A major c hange came when the third game in the series, Kuros: Visions of Power, appeared. In this game, Kuros is operating in disguise for large portions of the game, and the gameplay is decidedly nonlinear. This is a major departure from the core basic platforming with minor item collecting gameplay that was the hallmark of the series to this point. Visions of Power was largely nonlinear, with players needing to search areas for shops, powerups and pretty much everything else. while it was a decent game, Visions of Power had a few small flaws that kept it from being great, namely the lack of a legitimate save feature. this wouldn't be a bad thing if the game wasn't twice the length of Ironsword.
By and large, the three Wizards and Warriors series didn't necessarily do anything new, but those three games did a plethora of things right. I sometimes wonder if the success of those games, combined with a few other games is what kept Acclaim around for so long, but whatever the case, Wizards and Warriors and it's sequels proved to be great moments in 8-bit gaming history.
Tuesday, June 7, 2011
Wednesday, June 1, 2011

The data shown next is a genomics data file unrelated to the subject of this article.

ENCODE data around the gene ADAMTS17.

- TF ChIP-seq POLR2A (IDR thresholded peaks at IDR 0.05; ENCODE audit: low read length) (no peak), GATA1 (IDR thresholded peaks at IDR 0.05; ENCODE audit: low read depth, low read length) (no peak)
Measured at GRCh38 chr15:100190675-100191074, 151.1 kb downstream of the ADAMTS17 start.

The 2011 Electronic Entertainment Expo is about a week away, and while there is some buzz this year, it's not as big as it was in previous years. Several publishers are focusing on showcasing one or two big titles and while I'm sure there will be plenty to discuss after the multiple press events and interviews on various sites, it just feels like there won't be a lot of new fresh content out there for the masses. Sony should be showing off their new portable, currently codenamed the "NGP", in playable form, while Nintendo will reveal it's latest home console, which is being called "Project Cafe". While many video game journalists seem excited about Sony's new offering, they're pretty lukewarm on Nintendo's. Could this be a byproduct of the 3DS and it's lukewarm sales so far, or a general backlash because of Nintendo's seemingly blatant disdain for all things Wii? Meanwhile, besides Gears of War 3, Microsoft will probably spend their press event trying to convince folks that Kinect can be used for more than HD Wii party games with no Remote. As far as games, besides a few RPGs and a handful of random action games, E3 will be overrun with first person shooters. Duke Nukem Forever, Modern Warfare 3, Battlefield 3, Rage, Bioshock Infinite, Resistance 3, Prey 2, and a host of others is making E3 seem more like a gun show than a video game trade event. I'm surprised The NRA doesn't have a new game coming out soon. I hope there are other, smaller games being shown that the "video game media" will give light to, but considering how biased some of these outlets can be, I'm not hoping for much. Hideo Kojima did state that he would have an announcement at this year's show, and Grasshopper Manufacture will have a great deal of info on Shadows of the Damned, so I'm excited about what I'm hearing there. Then there is the Devil May Cry reboot along with games like: Batman: Arkham City, Uncharted 3, Mass Effect 3, and Elder Scrolls 3. That handful of titles give me hope that the glut of shooters coming to the show won't be the only stories we hear about. All in all, the 2011 E3 conference feels like it might be a mixed bag, and as a veteran gamer, I can't wait to fish through it for some treasure. I just hope my hand isn't full of poop afterwards.